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The Polio Jihad | Omar Ali

30 December 2013

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3 Quarks Daily - 30 December 2013

Polio is an ancient scourge that spreads only within human populations and can cause paralysis, most frequently of the lower extremities, but can also be fatal when the paralysis extends to the muscles of breathing. For reasons that are not completely clear, the disease erupted in huge epidemics from the late 19th century onwards, causing millions of victims to die or become paralyzed for life. Once a virus had been identified as the cause, the race was on to develop a vaccine. Finally, in 1952, Jonas Salk and his colleagues developed the first effective inactivated vaccine for this disease. Within a few years, mass vaccination decreased the number of victims in developed countries from hundreds of thousands to just a few hundred per year. In the mid-fifties, Albert Sabin and colleagues developed an effective live vaccine that was cheaper, easier to administer and provided better immunity and that was then adopted by the WHO as the main vaccine for use in endemic areas. Thanks to mass immunization campaigns, the number of victims dropped precipitously and by 1988 the WHO was ready to launch a well-coordinated international initiative to completely wipe out wild polio from the planet. Like smallpox, polio does not have an animal reservoir, so if human to human transmission is completely blocked by mass vaccination the disease can be effectively wiped out.

Initially, the campaign proceeded well, with the Americas being declared polio-free in 1994 and Europe in 2002. Today, there are only 3 countries where polio still remains endemic: Pakistan, Afghanistan and Nigeria. Unfortunately, the reason in all three is the same; the moronic wing of the international Jihadist movement has somehow picked up bits and pieces of chatter about risks from oral polio vaccine, combined it with pre-existing paranoia about modern international institutions, and created a robust anti-vaccine meme that is able to draw upon the ruthless killing power of Jihadi militias to effectively stop polio eradication campaigns in their area of influence.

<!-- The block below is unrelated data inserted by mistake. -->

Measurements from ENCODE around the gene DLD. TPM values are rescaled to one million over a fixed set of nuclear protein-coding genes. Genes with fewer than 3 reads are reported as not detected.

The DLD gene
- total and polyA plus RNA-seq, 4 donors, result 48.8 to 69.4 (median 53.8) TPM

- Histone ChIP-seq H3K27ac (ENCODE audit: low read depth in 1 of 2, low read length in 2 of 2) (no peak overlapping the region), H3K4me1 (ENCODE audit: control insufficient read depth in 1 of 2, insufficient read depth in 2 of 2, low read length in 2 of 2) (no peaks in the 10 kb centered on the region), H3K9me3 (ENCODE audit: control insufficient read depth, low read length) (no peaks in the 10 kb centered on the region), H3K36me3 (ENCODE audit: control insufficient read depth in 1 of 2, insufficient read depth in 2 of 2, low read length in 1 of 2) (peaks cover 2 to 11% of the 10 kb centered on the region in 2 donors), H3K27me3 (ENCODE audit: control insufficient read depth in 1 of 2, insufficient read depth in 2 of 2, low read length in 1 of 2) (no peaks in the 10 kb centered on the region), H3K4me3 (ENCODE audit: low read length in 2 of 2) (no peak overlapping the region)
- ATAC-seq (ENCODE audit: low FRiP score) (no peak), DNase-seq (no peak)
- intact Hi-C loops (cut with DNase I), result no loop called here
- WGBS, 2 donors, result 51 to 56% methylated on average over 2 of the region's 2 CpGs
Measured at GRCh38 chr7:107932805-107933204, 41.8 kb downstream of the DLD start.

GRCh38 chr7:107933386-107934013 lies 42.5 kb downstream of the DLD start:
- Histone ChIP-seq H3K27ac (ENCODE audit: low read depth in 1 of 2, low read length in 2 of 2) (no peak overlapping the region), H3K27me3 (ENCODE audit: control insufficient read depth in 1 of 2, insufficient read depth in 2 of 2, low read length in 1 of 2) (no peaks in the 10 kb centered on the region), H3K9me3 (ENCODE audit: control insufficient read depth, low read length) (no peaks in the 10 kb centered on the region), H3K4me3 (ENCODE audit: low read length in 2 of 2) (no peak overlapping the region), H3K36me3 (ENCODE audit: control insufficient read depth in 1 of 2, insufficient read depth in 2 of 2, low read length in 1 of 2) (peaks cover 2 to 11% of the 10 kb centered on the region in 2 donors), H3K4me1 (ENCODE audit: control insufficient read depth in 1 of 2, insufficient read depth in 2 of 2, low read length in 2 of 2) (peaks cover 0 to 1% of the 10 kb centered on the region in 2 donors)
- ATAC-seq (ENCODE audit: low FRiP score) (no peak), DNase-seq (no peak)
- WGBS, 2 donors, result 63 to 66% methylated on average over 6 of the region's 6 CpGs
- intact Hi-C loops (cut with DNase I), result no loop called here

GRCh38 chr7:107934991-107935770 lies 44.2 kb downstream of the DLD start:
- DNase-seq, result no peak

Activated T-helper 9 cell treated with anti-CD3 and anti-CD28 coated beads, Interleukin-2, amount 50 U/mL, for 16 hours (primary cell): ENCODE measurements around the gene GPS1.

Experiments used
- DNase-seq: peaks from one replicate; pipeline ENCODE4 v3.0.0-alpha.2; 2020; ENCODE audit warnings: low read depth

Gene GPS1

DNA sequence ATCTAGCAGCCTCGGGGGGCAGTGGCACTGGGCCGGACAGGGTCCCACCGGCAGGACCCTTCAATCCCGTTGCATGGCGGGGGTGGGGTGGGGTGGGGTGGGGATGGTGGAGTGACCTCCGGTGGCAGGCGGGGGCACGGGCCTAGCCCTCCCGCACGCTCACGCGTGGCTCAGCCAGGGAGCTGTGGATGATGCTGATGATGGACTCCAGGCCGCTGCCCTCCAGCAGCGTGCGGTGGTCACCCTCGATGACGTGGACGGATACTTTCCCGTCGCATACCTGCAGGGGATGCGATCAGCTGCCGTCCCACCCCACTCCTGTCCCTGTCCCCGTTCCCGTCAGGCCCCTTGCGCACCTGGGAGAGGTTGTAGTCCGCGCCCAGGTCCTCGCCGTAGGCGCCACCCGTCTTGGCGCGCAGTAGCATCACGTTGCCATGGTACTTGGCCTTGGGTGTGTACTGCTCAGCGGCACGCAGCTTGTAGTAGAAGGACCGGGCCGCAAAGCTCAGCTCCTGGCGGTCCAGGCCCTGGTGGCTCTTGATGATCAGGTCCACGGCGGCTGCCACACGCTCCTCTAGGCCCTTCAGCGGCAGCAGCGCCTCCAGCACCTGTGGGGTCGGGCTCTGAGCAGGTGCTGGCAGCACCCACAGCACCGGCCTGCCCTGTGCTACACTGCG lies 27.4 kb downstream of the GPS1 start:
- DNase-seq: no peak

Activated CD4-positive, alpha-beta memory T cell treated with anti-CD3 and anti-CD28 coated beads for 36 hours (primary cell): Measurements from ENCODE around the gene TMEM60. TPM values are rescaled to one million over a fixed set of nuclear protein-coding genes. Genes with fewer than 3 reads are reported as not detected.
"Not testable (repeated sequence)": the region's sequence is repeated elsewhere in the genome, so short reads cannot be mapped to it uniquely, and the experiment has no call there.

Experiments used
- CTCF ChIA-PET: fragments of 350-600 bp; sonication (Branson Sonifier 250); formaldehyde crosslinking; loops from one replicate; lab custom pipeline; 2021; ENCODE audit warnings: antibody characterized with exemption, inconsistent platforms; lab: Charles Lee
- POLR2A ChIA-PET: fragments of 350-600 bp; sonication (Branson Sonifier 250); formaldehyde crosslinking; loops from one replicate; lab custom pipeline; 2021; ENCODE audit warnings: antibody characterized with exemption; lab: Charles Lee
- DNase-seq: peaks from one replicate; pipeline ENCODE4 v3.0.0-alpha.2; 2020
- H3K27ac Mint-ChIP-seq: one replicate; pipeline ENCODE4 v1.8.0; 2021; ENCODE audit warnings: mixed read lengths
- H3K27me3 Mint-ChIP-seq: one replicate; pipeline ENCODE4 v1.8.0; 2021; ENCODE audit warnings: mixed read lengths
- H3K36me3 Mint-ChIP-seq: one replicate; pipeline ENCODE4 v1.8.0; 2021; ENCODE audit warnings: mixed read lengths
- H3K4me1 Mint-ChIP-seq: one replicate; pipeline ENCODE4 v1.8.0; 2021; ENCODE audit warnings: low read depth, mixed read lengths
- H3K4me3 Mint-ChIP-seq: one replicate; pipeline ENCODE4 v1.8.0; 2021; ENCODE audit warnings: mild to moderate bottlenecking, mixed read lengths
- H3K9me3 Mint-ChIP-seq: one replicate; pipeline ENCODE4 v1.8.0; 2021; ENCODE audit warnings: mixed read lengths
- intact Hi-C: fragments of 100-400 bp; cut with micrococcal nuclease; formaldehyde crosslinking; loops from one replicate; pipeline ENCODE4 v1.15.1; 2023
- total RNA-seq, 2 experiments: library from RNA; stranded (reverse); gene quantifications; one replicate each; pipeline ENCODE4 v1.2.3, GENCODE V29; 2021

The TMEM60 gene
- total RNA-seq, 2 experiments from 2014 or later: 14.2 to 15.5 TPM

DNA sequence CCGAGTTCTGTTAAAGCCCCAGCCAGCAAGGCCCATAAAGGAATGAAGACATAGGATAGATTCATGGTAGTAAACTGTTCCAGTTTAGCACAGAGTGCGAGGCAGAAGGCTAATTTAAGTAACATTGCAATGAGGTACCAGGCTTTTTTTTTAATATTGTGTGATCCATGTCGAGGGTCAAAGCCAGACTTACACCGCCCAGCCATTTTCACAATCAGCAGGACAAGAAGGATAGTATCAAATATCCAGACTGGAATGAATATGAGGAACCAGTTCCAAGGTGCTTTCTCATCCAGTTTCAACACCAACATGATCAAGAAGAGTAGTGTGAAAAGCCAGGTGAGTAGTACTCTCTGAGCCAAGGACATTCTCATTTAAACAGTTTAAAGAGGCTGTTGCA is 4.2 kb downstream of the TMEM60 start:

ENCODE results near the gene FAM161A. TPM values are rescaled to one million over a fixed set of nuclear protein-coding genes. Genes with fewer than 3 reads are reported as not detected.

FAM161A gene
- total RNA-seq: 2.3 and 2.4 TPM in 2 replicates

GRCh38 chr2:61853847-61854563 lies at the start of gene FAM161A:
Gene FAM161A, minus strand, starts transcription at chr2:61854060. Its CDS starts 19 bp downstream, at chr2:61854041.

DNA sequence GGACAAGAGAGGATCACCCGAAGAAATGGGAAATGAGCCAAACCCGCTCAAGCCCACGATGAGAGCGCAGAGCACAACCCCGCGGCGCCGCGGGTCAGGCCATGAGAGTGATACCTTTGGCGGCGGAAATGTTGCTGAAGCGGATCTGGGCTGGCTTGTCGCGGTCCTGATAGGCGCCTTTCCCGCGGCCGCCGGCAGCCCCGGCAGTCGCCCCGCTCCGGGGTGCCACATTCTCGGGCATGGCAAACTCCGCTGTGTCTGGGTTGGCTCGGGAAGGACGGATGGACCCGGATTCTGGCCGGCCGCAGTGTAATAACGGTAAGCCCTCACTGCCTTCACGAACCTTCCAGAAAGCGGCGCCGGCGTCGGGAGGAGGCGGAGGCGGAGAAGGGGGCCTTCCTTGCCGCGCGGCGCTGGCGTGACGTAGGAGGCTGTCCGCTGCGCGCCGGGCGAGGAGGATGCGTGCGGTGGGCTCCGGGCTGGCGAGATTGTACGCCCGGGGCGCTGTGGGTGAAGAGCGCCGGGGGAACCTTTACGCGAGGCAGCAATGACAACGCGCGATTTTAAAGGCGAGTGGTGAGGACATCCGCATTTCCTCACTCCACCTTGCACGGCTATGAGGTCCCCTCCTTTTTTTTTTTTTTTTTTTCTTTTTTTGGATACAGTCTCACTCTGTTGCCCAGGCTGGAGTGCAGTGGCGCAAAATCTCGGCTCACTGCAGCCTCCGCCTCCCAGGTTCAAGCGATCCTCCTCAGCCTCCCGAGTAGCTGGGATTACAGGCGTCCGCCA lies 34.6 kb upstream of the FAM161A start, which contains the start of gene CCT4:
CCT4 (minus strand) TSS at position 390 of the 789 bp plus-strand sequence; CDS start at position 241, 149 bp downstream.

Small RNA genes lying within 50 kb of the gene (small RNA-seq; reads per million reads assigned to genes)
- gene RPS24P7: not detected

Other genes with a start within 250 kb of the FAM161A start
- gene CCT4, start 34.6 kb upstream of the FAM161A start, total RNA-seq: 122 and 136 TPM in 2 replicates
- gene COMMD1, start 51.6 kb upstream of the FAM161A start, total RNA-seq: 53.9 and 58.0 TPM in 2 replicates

I would like to clarify this a bit further:
the medical literature includes many scholarly papers about the possible reasons for vaccine resistance in different communities. Many of these reasons have nothing to do with Jihadism. In some cases, the community has no experience of modern medical care and has never seen government employees going door to door and giving something good away for free. There is extensive (and frequently, not unfounded) mistrust of foreigners and government workers. Sometimes the issue can become entangled in local politics (e.g. mistrust between the Nigerian federal government and the state governors in the Muslim North, or even the question of who has authority to conduct a campaign in such and such area). Then there are the technical and administrative hurdles in the way of establishing a “cold-chain” (keeping the vaccine refrigerated) and effectively reaching remote areas, and so on. But the WHO has long experience of dealing with such issues. They are not “Muslim-specific” issues and their solutions are also not Muslim-specific. Local governors may need to be sweet talked, community representatives may need to be invited on to committees and councils, religious leaders and others may need to be brought on board; all this is standard and has been tried. It has worked in places as lawless and anarchic as the Congo and as impoverished as Mozambique. What makes the situation in Pakistan and Nigeria unique is not these (“morally neutral”) factors, but the added factor of Jihadist intimidation and terrorism.
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